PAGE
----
the expedition.  He referred to them as Andalusians.  If this statement is accurate, the horses brought to the
New World were of Spanish Ginete and Villanos blood, as two types of Andalusians were bred, the small
Ginete bred at Cordoba and heavier ancient Villanos bred at Castile in the old Castilian province.

History reveals that the pure-in-the-strain Asil Arabian with the wedge shaped head, dish face, and straight
croup, bred under very rigid pedigrees with records beginning in 610 A.D., was not a part of the Moorish
invasion of Spain in 711 A.D.  They were not produced in sufficient numbers at that date to have mounted an
army.  History indicated that the Asil Arabian spread under the reign of Harun-Al-Rashad, the fifth Caliph ruler
of Baghdad (736 to 809).  He believed the finest bred Asil Arabians were essential for cavalry.  His triumphs in
battle riding at the head of his legions extended Arabian rule to three continents.  He was responsible for Arab
culture reaching 6000 miles to all of Spain, North Africa, Egypt, Morocco, Tunis, Algeria, and the greater part
of southwestern Asia.  See the painting by Julius Kockert of Harun mounted on a dished face Arabian leading
his army during the Golden Age of the Mohammedan                        
Ancestors Of The Mustang
The Earliest Ancestors Of The Mustang
Gilbert H. Jones
King Phillipe Riding A Tobiano Andalusian
Queen Isabella Of France Mounted On  Medicine Hat

Quoted below is a portion of an article that appeared in the April 1951 issue of The Western Horseman and is published by
kind permission of The Western Horseman.

Vertebrae in the Arab.  It is a fact Arabian and Barb horses have less lumbar vertebrae than other horses (but not
constant).  The variation in skeletal structure, which has been noted over the centuries, has always aroused the curiosity
of anatomists.  It is agreed by most observers the horse normally has six and the ass only five.

According to such authorities as A. Chauvean of Lyon Veterinary School, Professor Arlong of the same school and of
Veterinary Surgeons to the Royal Engineers, all are agreed that there were variations in the number of lumbar vertebrae.  
And that it was more common to observe five lumbar vertebrae in African horses.  In the past it was not uncommon to read
translations of European writers who had visited the African countries bordering on the Mediterranean Sea and to find that
they noted the number of lumbar vertebrae to be usually five.  When the Moors over-ran Spain and brought in Barb and
Arabian horses, the Spanish people called attention to this variation.  The next question is, do Arabian horses always have
only five?  The answer is, not always.  It is not a constant fact but it can be assumed from all data available that more North
African or Arabian horses have been noted to have five lumbar vertebrae.  Vets Corner, by LL Glyn, DVM, Page 31.


Austerman, Wayne R.,                                                                                                            Espenshade, Edward B. Jr.,

SHARPS RIFLES AND SPANISH MULES                                                                     
GOODES WORLD ATLAS, Rand-McNally, Chicago, 1966          

Bancroft, Herbert Howe,                                                                                      
Goodall, Daphne Machin,

ARIZONA AND NEW MEXICO                                                                                        
A HISTORY OF HORSE BREEDING, Robert Hall London, 1977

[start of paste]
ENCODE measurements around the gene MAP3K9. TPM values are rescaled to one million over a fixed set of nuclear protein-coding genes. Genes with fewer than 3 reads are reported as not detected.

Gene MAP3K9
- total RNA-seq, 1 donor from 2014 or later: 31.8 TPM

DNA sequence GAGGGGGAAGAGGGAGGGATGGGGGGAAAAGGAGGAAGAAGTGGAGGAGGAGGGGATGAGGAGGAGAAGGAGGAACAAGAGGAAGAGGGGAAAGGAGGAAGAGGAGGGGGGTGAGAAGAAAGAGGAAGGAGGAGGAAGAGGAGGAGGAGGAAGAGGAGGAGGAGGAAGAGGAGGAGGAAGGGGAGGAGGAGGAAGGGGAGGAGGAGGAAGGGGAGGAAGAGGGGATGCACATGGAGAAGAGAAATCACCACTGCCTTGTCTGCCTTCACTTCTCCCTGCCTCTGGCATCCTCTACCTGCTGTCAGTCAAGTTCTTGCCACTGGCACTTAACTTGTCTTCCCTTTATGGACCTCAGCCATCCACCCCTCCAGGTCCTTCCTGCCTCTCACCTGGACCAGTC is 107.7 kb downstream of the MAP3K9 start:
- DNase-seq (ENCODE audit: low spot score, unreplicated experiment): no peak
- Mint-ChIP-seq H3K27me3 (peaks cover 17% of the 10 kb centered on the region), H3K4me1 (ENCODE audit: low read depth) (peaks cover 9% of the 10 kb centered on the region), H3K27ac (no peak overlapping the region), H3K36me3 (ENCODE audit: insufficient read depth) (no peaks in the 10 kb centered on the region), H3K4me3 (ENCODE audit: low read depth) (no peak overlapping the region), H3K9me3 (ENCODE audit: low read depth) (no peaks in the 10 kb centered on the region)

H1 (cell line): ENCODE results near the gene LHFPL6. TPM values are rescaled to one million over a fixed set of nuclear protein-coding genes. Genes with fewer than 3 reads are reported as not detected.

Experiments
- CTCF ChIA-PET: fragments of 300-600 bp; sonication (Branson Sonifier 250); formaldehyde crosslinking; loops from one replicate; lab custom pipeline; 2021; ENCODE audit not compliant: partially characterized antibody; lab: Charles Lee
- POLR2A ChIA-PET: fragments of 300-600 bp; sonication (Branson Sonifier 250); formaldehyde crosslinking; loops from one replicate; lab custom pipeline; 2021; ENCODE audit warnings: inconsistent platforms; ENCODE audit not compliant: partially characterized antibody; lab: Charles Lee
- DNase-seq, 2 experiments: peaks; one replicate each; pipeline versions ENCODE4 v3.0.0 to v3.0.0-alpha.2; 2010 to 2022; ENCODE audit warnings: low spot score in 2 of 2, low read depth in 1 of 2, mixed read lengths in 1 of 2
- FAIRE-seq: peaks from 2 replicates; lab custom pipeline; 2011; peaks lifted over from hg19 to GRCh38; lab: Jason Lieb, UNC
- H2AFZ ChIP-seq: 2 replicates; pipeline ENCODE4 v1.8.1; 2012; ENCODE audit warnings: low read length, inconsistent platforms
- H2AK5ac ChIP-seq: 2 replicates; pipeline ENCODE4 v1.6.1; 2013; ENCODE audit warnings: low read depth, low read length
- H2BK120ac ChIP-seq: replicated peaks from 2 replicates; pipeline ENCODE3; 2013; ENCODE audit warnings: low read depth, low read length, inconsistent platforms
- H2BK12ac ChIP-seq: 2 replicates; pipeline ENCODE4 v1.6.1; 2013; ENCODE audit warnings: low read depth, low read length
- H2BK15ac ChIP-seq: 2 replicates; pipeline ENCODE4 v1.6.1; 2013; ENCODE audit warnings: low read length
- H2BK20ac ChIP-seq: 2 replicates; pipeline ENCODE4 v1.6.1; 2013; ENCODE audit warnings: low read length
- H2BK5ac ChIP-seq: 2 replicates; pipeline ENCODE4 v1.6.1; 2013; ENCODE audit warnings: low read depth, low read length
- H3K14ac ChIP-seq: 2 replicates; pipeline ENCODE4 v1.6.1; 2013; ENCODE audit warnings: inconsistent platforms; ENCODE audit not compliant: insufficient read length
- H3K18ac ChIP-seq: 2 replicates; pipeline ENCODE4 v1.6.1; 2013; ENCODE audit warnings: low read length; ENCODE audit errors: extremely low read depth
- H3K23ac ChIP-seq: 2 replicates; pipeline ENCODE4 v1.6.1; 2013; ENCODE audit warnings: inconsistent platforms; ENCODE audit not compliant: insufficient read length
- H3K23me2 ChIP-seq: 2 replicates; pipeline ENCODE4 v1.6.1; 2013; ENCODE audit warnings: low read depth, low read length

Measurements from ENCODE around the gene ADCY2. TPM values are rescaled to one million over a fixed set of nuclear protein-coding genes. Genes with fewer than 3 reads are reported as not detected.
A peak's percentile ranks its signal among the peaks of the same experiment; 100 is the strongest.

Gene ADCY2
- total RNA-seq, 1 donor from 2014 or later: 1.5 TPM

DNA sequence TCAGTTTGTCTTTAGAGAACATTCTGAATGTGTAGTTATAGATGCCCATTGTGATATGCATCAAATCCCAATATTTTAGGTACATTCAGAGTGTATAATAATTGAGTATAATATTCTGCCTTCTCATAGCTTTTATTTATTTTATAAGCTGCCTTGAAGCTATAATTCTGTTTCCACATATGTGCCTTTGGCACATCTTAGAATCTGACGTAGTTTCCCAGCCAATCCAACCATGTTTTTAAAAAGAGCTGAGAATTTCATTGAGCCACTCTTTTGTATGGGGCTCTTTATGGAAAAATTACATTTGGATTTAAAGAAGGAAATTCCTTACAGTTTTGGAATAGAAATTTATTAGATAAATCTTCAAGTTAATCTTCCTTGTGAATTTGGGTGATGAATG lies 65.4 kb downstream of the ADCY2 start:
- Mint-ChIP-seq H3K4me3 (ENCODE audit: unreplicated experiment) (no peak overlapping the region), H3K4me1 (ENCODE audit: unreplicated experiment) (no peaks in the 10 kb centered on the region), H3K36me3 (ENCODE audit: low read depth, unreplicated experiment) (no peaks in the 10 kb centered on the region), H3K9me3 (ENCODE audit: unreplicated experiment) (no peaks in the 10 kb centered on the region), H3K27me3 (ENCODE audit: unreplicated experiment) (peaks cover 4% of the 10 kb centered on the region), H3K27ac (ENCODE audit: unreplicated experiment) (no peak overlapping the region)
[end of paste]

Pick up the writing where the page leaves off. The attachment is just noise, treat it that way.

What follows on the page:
Bancroft, Herbert Howe                                                                                       
Goodall, Daphne Machin,

CONQUEST OF MEXICO                                                                                      


From   R.S. Summerhays:  Frederick, Warne, and London, 1978                                    
Grimm, Agnes G.,

Bolton, Herbert Eugene, PR N.D.,                                                                                     

AHANASE DE MEZIERES   LOUISIANA-TEXAS FRONTIER                                                 

Bradford, Ernie,                                                                                                        
Haines, Frances,

CHRISTOPHER COLUMBUS, The Viking Press, NY, 1973                                        
Caballus Publishers, Michigan, 1972


ATLAS OF ANCIENT CIVILIZATIONS, John Day Co., NY 1976                                           
Haisell, H.H.,


Castereagh, Duncan,                                                                                                 

THE GREAT AGE OF EXPLORATION, Aldus Bks. London, 1971                                        
Howard, Robert West,                                   

THE HORSE IN AMERICA                                               

Catlin, George,                                                                                                         

NORTH AMERICAN INDIANS, 2 Volumes                                                                   
Hudson, W.H.,            


Churchill, Peter,                                                                                                       

THE WORLD ATLAS OF HORSES AND PONIES, Crescent Bks, NY 1980                        
Jackson, Jack,             


Cianoll, Luici,

HORSES AND HORSEMANSHIP THROUGH THE AGES                                       
Kane, Harnett T.,


Cook, James H.,

FIFTY YEARS OF THE FRONTIER                                                                     
Laughlin, Ruth,

                                                                                                  CABALLEROS THE ROMANCE OF SANTE FE

Covs, Elliott,

ZEUBULO M. PIKE IN YEARS 1805-06-07, 2 Volumes                                   
Lewis, Merithea and Clark, William, (edited by Elliot Covs)


3 Volumes

Dary, David,